This is getting more and more interesting.

I’ll be back with an analysis of the decision soon.

Update: The decision is here. He did lift the stay, but not just yet. The lifting of the stay is itself stayed until August 18 (next Wednesday) at 5 pm PDT. This will give the Prop 8 proponents time to seek an emergency stay.

Categories: Proposition 8 Tags: , ,

Reaction and Analysis to Prop 8 Decision: The View From Provincetown

August 5th, 2010 1 comment

Perhaps it’s the setting – I’m in Provincetown for Family Pride Week – but after slogging through the exhaustive and compelling opinion by Judge Walker in yesterday’s decision striking down Prop 8, I don’t feel like delivering a particularly analytical assessment.

Spending some time around the reality of all these gay and lesbian families and their de facto marriages, I’ve had a revelation that no amount of legal training could have prepared me for.

We in the mainstream LGBT movement do a lot of apologizing for our support of marriage equality, in the face of criticisms such as: “It’s too assimilationist, it’s the wrong fight, and oh! the banality of marriage.” Tell that to the thousands of happy, multi-racial, non-conforming families that pepper Commercial Street and its environs during the week. No, it’s not we who are banal: It’s the forces arrayed against us in their pathetic, doomed holding action who wear their banality like a crown.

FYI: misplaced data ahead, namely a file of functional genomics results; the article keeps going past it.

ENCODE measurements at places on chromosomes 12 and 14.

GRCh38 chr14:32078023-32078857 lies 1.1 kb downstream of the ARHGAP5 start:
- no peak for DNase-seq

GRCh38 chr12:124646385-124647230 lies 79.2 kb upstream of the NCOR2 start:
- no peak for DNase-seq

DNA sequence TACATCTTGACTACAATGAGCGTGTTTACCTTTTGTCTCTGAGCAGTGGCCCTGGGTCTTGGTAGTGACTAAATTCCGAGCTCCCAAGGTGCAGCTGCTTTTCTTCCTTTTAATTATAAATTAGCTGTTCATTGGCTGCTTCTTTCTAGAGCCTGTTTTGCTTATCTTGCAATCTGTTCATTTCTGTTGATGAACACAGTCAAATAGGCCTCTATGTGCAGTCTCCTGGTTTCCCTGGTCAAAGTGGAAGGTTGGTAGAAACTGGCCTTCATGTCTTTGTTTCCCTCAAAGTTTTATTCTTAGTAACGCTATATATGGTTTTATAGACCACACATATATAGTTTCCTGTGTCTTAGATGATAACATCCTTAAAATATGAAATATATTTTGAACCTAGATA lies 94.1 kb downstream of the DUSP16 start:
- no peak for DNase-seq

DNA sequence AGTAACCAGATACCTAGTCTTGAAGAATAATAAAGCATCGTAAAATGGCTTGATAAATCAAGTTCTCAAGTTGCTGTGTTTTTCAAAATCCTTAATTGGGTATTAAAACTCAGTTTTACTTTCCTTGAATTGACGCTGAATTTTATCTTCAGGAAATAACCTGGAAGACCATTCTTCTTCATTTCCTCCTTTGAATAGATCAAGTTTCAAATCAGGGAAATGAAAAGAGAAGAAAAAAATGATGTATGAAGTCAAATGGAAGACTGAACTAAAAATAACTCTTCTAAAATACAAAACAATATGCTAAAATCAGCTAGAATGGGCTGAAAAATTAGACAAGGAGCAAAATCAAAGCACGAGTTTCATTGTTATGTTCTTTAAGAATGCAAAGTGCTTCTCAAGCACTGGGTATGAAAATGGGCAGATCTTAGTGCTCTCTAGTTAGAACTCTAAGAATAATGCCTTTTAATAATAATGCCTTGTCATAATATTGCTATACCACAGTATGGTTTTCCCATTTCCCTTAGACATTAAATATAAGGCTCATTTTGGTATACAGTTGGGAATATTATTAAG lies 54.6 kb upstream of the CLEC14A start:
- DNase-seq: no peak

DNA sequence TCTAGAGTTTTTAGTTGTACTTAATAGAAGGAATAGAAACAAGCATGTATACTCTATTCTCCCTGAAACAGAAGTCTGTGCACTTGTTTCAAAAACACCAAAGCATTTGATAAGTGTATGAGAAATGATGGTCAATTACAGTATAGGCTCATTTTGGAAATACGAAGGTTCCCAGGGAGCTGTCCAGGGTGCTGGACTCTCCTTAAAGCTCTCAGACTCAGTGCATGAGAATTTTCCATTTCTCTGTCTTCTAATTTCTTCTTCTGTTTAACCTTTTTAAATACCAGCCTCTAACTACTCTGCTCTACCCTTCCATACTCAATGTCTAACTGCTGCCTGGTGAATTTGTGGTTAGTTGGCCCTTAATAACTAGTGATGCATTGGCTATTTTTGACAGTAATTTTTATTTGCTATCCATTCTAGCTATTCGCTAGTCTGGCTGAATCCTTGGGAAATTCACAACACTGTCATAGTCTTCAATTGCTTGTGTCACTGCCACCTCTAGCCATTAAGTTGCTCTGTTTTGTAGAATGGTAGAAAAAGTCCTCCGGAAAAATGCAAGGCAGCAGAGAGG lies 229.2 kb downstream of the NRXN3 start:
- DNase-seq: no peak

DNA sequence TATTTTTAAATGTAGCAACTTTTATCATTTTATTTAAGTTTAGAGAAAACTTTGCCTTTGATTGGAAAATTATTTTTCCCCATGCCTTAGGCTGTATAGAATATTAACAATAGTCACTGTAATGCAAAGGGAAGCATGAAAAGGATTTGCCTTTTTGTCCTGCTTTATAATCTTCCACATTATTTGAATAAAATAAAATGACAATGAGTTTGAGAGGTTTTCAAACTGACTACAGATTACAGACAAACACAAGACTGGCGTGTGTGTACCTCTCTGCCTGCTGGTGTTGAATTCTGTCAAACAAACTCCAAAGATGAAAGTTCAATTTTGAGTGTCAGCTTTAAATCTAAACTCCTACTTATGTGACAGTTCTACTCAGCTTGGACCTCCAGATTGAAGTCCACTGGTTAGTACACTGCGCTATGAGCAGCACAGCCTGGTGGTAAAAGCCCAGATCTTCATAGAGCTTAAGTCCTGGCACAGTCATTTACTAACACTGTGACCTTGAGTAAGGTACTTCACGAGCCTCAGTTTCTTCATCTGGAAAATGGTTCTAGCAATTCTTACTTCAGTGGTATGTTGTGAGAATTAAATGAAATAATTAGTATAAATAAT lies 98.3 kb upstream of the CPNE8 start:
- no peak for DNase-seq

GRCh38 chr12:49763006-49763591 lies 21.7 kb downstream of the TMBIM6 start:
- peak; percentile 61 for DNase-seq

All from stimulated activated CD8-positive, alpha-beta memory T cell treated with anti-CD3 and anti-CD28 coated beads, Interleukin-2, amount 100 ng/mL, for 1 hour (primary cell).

Read the arguments that the Prop 8 proponents put forth, and that Judge Walker clinically (and mercilessly) summarized and destroyed yesterday: Marriage is for procreation; it fosters the optimal setting for children, and responds to the natural impulse that causes men and women to create new life by creating institutional support structures around supporting the children who are products of their sexuality. I can type these points as fast as my fingers will move, so rote and tiresome are they. They have nothing to do with the reality of actual families — and not just gay and lesbian ones — that thrive, whatever the sterile arguments against their existence pronounce. The proper question is: What arguments support excluding gay and lesbian families from the one universally recognized marker of commitment and mutual support? The answer, of course, is: none.

Judge Walker took the unusual approach of exposing the ritual pronouncements of the anti-equality forces to the withering glare of a trial: evidence needed to be adduced; witnesses called; arguments supported by facts. This, the Prop 8 proponents couldn’t do. Their factual case was based, at bottom, on the conjecture of David Blankenhorn, who acknowledged that marriage would be good for same-sex families – compare Maggie Gallagher, who won’t even concede this much – but then stated that it wasn’t worth the cost to traditional marriage, which would (somehow, likely, maybe) thereby be weakened.